The Wampanoag Tribe of Gay Head (Aquinnah) continues its efforts to add casino bingo to the summer getaways and lobster rolls on Martha’s Vineyard. In November 2015, Massachusetts, the town of Aquinnah, and the Aquinnah/Gay Head Community Association successfully challenged the Tribe’s plan to open a facility in Aquinnah for electronic bingo. Now the Tribe has appealed the federal district court’s decision against the Tribe.
As a recap, Massachusetts sued the Tribe in 2013 to prevent it from building a gambling facility on the island. The town of Aquinnah and the Community Association said they had skin in the game and joined the Commonwealth’s efforts. The three opponents to the casino argued that a land settlement act, codified by Congress in 1987, subjects the Tribe to state and town laws, including requiring state authorization to open a gambling center. The Tribe claimed the Indian Gaming Rights Act (“IGRA”), passed in 1988, supersedes the land settlement act, controls gambling on the settlement land, and allows the Tribe to build a casino. This past November, the U.S. District Court for Massachusetts ruled against the Tribe, finding that IGRA did not apply because the Tribe had not established that it exercised “sufficient governmental power” on the land at issue. The District Court also noted that the settlement agreement, not IGRA, controls gambling on the settlement land.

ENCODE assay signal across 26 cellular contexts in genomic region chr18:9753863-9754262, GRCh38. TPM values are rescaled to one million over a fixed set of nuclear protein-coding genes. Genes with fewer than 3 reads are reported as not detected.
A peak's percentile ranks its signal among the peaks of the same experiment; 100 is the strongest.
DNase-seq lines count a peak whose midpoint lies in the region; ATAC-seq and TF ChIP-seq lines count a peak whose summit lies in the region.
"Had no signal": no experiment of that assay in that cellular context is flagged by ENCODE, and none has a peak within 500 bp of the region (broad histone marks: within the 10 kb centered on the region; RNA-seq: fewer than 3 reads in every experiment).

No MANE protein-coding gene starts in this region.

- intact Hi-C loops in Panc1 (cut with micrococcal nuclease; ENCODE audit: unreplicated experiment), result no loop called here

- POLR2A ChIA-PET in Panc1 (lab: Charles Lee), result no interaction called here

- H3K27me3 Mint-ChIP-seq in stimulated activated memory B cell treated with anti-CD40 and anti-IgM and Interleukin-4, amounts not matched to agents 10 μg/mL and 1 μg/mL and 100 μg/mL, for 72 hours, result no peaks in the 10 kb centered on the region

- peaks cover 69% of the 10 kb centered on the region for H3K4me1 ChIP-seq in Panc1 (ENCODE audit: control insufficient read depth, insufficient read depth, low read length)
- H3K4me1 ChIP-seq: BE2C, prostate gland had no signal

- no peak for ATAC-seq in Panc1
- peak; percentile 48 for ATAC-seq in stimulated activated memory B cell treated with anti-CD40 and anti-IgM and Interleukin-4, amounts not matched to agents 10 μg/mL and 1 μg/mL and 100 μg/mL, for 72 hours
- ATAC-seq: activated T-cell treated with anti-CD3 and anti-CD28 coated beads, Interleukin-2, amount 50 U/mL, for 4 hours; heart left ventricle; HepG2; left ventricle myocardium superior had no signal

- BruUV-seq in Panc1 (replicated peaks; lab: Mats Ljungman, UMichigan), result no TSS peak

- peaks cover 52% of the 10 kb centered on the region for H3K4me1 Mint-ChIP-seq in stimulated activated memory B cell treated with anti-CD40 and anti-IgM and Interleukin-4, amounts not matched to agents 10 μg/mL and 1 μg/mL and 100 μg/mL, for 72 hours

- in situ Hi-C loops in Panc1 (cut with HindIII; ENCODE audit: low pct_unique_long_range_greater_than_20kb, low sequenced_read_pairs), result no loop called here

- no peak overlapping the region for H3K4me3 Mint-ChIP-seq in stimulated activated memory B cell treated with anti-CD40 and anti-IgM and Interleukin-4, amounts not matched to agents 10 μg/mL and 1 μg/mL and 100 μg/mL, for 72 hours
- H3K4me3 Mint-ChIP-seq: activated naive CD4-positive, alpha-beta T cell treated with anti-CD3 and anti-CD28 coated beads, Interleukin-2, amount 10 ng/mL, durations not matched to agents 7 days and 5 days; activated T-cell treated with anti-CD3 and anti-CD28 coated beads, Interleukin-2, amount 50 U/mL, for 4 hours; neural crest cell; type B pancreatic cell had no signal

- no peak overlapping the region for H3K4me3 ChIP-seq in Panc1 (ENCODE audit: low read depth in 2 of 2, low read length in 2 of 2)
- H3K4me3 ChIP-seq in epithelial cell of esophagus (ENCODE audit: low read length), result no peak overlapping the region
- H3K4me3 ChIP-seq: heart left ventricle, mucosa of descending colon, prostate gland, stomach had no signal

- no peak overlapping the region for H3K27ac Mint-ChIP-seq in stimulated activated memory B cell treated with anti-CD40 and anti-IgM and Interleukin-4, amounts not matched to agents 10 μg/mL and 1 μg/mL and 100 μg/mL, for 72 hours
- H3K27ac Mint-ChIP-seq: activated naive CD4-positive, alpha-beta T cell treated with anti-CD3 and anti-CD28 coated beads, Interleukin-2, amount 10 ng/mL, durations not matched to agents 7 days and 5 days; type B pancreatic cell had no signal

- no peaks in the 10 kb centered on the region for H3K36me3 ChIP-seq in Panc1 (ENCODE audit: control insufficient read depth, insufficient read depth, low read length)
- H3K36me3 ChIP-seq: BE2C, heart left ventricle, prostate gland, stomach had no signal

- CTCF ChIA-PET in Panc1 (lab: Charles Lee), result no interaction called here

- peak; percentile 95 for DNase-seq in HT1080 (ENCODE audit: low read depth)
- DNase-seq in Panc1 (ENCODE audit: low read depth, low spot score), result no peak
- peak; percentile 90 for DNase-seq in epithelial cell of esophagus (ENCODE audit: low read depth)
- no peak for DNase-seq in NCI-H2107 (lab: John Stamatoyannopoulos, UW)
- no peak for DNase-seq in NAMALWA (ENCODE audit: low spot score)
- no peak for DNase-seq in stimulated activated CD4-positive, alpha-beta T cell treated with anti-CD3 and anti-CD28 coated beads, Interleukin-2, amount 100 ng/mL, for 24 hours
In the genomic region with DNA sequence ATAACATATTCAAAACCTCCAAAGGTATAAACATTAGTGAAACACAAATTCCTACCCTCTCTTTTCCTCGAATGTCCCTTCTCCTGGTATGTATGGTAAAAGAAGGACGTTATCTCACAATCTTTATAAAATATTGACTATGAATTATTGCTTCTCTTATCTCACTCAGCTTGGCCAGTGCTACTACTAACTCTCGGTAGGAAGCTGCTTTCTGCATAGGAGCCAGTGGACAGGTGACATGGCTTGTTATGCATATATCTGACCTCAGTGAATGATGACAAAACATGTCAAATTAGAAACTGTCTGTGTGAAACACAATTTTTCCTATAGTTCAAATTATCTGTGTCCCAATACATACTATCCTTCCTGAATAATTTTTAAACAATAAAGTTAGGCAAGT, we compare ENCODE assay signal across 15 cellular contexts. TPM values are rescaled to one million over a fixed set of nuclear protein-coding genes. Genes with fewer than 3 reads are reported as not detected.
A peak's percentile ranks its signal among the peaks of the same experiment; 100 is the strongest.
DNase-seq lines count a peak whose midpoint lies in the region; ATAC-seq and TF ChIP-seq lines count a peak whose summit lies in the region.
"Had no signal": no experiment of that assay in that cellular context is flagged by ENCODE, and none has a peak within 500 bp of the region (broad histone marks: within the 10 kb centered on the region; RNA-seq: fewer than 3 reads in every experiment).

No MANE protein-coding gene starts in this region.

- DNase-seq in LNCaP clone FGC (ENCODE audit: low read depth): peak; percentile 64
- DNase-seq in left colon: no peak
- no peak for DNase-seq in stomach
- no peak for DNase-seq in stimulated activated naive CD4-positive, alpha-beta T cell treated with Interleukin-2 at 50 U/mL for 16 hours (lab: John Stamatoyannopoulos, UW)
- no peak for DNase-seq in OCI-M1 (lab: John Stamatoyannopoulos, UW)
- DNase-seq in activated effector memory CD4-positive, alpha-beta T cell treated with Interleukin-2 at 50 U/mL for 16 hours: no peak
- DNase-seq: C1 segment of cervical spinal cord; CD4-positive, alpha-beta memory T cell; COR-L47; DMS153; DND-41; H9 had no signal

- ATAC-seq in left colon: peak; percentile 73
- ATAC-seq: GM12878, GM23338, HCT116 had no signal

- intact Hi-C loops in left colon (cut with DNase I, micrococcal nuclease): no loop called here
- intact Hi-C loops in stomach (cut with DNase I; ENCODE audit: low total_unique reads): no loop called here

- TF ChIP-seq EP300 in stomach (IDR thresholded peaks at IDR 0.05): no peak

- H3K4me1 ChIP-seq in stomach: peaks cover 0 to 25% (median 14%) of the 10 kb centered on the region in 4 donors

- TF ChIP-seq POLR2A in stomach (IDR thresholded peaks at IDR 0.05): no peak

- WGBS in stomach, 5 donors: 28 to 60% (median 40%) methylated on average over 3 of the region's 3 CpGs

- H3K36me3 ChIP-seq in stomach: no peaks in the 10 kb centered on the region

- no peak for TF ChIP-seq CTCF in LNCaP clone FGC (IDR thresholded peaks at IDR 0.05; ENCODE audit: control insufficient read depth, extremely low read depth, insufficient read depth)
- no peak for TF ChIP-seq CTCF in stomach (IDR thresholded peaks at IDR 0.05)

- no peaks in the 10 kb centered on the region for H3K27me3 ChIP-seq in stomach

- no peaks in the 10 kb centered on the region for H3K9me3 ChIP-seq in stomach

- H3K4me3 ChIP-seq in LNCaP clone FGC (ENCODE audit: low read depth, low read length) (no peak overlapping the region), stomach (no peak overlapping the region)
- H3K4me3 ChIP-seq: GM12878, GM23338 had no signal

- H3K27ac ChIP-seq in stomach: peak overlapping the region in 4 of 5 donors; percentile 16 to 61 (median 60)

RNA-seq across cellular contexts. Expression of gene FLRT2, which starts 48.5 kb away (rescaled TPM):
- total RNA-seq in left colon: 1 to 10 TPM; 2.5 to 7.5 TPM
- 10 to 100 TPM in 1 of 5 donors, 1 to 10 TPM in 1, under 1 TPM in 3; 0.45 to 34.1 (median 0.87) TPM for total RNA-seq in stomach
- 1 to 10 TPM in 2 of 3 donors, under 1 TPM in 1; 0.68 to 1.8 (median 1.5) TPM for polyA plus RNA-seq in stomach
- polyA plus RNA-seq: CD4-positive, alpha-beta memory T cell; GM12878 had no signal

On May 31, the Tribe appealed the District Court’s decision. In its appellate brief, the Tribe argued that IGRA preempts the land settlement agreement. The Tribe also claimed that the District Court established a “new and extremely difficult standard” for tribes to demonstrate IGRA application when it found that the Tribe did not exercise the requisite governmental authority over the land. In addition, the Tribe sees the District Court decision as putting the Tribe between a rock and a hard place: either it complies with the Commonwealth’s gaming laws or proceeds with gaming under IGRA and risks further action by the Commonwealth, Aquinnah, and the Community Association.
The condoned Mashpee Wampanoag Tribe’s casino in Taunton may have fueled the Aquinnah Tribe’s fire to pursue its appeal. The Tribe pointed to Massachusetts’s approval of the Mashpee Wampanoag Tribe’s casino in Taunton and opposition to the Wampanoag Tribe of Aquinnah’s plans as a notable and seemingly unfair contradiction. In addition, the Massachusetts Gaming Commission recently rejected an application for a commercial casino that would have competed with the Mashpee Wampanoag Tribe’s casino, thus arguably clearing the way for tribal casino success in Taunton.
Stay tuned to hear whether it will be the Commonwealth or the Tribe yelling “Bingo!” once and for all.
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